Designed analog-integrated circuits for automotive applications, including band-gap circuitry, oscillator, voltage monitor, power supply unit, driver and fall-monitoring circuitry.
Interacted with customers to address needs and define design specifications.
Determined design approaches, circuit topology and verified through simulation.
Reviewed IC layout and evaluation-board design.
Testing/Troubleshoot mechanical and electrical systems
Troubleshoot Electronics to component level, board level and system level
Troubleshoot Mechanics sub-assemblies, assemblies and systems
Soldering SMT and Thru-hole components
Reading Schematics, Microfiche and Blueprints
Identify and log bugs
Work with Design team to resolve issues
Cadence Virtuoso 6.1.7 Open Access, Cadence GXL/VXL, Cadence Diva, Cadence Dracula
Cadence Assura for LVS/DRC/Parasitic Extraction
Cadence VCR, Cadence P-Cell Creation, Cadence Multiple Part Path
Cadence Shape-Based Router (CSR) Cadence Space-Based Router
Trying to create more gender parity in your organization is a tough but worthwhile goal. Unfortunately, gender bias— even if it’s not intended— is quite common in the tech and chip industry, where organizations tend to promote and favor masculine actions and behavior. Negative peer pressure, harassment, and skewed representation of women who pursue careers in STEM fields are also major problems in workplaces and the culture at large. There’s no denying that women face and experience unique barriers to success. But many are making strides that shatter the glass ceiling and prove that female engineers, developers, or scientists are crucial to innovation and creative problem-solving.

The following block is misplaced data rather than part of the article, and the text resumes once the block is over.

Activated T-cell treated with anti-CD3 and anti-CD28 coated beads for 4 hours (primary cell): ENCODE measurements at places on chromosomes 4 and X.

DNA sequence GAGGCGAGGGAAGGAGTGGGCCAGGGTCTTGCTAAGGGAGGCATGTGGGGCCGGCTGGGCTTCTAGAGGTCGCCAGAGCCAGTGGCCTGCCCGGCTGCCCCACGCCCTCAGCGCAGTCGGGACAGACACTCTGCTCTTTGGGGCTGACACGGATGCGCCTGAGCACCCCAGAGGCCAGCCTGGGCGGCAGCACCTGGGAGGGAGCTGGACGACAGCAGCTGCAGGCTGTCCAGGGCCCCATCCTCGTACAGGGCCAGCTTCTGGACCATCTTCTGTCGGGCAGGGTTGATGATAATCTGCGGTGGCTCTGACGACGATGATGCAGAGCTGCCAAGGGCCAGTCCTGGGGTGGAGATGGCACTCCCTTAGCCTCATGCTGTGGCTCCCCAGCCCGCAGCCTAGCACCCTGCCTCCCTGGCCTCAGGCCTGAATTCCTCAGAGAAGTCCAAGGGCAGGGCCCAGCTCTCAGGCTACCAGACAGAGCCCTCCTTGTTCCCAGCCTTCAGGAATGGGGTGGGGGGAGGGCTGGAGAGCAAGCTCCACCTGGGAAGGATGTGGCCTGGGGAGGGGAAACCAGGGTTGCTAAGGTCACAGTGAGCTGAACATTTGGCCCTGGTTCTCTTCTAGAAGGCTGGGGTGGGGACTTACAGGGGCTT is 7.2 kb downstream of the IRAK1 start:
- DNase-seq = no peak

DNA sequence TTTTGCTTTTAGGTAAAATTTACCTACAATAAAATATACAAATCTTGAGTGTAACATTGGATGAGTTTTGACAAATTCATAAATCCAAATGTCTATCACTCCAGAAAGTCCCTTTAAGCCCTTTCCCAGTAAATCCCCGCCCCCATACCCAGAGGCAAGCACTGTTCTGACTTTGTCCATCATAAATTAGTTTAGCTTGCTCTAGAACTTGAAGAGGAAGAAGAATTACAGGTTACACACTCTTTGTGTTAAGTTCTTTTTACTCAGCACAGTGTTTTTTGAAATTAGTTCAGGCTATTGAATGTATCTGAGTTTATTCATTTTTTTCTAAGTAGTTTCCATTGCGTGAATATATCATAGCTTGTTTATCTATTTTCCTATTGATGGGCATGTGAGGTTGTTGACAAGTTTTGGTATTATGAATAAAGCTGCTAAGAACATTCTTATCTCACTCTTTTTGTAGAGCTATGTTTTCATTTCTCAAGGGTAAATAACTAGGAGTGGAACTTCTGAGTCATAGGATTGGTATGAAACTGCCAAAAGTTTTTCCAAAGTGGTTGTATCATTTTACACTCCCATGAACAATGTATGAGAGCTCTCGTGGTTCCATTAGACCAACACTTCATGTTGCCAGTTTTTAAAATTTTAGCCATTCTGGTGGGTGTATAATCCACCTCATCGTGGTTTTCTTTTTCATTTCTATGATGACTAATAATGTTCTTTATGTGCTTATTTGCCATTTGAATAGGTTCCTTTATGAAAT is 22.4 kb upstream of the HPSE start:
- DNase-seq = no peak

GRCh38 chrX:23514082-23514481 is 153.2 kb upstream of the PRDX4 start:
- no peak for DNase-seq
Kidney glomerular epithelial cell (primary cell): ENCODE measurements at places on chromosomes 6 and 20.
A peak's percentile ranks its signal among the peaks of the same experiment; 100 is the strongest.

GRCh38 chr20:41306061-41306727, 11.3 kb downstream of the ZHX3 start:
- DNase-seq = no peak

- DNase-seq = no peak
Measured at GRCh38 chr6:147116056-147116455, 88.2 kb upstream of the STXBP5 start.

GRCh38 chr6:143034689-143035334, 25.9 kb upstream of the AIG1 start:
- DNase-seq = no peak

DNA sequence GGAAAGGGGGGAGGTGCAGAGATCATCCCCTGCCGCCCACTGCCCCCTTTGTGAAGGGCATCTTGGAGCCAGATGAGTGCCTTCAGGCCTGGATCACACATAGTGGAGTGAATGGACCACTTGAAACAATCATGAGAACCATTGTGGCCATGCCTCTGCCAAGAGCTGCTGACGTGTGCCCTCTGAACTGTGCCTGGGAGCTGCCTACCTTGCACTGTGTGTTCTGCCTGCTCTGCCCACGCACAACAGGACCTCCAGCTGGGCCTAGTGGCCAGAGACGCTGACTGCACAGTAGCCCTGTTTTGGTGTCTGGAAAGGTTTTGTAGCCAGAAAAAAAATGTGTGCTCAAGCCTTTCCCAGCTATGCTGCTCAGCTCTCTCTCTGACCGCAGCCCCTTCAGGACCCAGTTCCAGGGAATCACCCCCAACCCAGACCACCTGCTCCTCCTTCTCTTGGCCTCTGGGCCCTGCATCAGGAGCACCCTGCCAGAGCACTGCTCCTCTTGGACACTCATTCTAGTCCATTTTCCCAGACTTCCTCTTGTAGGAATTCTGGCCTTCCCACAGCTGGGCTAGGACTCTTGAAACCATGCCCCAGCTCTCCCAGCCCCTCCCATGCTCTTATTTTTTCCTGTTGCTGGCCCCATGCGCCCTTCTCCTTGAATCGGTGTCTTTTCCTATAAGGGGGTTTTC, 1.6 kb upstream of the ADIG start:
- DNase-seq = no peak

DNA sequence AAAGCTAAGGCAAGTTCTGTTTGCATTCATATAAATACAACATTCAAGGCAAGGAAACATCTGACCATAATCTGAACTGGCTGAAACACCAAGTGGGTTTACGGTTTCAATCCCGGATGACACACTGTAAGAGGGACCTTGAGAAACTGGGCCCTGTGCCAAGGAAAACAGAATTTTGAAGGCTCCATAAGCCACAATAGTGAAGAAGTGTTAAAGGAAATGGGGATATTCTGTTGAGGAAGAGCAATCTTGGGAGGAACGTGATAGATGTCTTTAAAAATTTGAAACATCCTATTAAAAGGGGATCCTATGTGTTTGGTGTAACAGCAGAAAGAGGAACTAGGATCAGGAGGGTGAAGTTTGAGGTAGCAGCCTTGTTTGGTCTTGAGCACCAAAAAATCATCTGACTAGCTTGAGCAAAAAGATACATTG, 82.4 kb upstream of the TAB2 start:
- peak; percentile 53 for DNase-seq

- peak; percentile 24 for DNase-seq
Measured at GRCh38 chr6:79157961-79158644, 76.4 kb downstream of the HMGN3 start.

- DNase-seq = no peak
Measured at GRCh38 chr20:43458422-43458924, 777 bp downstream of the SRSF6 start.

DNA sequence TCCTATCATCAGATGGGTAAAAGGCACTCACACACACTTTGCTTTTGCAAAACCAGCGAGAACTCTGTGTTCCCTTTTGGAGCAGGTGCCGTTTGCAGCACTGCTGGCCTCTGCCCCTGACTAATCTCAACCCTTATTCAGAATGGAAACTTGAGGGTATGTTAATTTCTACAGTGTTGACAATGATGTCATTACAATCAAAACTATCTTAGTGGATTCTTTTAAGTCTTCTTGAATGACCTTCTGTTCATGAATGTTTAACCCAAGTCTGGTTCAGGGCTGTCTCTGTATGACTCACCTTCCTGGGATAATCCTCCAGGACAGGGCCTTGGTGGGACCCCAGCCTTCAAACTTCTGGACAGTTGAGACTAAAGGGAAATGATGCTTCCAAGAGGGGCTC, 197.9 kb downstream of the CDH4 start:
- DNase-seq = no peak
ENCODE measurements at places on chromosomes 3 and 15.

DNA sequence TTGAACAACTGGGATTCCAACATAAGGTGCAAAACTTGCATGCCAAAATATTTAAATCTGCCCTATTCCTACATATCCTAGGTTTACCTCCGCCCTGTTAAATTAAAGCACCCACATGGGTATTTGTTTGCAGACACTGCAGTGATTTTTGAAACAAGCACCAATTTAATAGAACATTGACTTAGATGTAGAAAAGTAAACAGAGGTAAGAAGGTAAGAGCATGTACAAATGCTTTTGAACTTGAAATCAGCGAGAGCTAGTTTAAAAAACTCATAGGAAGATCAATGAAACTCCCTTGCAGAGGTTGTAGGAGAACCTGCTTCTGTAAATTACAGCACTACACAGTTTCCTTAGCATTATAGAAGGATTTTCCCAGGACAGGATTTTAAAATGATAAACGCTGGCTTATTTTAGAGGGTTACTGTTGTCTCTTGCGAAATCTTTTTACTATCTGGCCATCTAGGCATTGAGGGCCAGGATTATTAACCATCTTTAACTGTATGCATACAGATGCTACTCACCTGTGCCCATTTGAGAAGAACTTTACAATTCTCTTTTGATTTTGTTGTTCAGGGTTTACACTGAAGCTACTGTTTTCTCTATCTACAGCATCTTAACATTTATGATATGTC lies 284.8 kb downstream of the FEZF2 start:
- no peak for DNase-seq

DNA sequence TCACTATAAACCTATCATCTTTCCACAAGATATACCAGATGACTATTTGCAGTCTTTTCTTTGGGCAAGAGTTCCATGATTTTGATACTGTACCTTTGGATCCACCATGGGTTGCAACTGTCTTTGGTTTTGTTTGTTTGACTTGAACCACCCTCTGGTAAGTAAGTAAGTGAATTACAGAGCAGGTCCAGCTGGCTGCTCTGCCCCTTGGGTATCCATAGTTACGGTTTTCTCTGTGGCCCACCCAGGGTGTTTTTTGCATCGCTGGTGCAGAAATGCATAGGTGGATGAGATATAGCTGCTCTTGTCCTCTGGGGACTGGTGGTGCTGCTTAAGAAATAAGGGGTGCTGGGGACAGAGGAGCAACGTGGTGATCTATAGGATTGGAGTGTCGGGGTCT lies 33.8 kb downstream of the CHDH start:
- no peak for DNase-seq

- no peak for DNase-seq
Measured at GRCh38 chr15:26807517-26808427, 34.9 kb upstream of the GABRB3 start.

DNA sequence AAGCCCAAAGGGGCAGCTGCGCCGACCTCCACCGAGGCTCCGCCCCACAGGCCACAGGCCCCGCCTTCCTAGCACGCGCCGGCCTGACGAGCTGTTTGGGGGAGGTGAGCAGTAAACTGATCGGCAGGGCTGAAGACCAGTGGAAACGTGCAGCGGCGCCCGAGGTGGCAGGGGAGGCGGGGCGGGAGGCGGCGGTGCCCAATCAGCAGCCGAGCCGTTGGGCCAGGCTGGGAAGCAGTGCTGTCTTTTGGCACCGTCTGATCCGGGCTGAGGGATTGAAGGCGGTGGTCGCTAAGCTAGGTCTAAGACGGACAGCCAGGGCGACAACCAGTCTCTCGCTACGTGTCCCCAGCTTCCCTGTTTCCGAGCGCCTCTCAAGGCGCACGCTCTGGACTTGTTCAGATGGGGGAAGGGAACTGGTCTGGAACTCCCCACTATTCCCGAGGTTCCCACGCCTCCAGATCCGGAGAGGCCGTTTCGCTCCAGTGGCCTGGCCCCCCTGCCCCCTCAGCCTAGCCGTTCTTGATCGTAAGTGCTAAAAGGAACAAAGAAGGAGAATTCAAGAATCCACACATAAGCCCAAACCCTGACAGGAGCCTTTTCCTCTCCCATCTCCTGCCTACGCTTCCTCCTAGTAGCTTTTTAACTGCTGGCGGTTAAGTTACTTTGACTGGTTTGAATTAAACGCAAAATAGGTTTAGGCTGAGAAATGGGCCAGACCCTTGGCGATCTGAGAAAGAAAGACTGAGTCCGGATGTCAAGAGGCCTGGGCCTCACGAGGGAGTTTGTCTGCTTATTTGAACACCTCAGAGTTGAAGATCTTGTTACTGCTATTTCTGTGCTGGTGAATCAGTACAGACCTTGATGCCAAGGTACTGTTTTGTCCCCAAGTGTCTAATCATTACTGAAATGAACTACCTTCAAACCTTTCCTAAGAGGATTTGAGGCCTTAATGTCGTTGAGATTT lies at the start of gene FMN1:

Sometimes things don’t go quite as planned. You commit to checking off a few tasks for the day, and suddenly a change to the budget or revision in the project brief takes you back to square one. What was supposed to be a clear and straightforward project now requires longer development times, more resources, or aggressive deadlines. The productive day you wished for took a turn didn’t expect. This phenomenon, called scope creep, happens to the best of us.
Chip engineers in small teams are often knee-deep in a wide range of different tasks and projects. From client management and design layout to data analysis and testing, they have their work cut out for them. The mantra “do more with less” has become a popular strategy for running lean teams in many semiconductor companies. While this approach saves time and money, engineers may risk quality, productivity, and performance.
This scenario plays out all too often in high-performing design teams when engineering leaders lose sight of purpose, processes, and people. Deadlines get aggressive, development times are uncertain, and the results become questionable. The price to pay is immense, and companies can’t afford to fall short on testing, especially when pattern generation (PG) is on the line. So what do you do?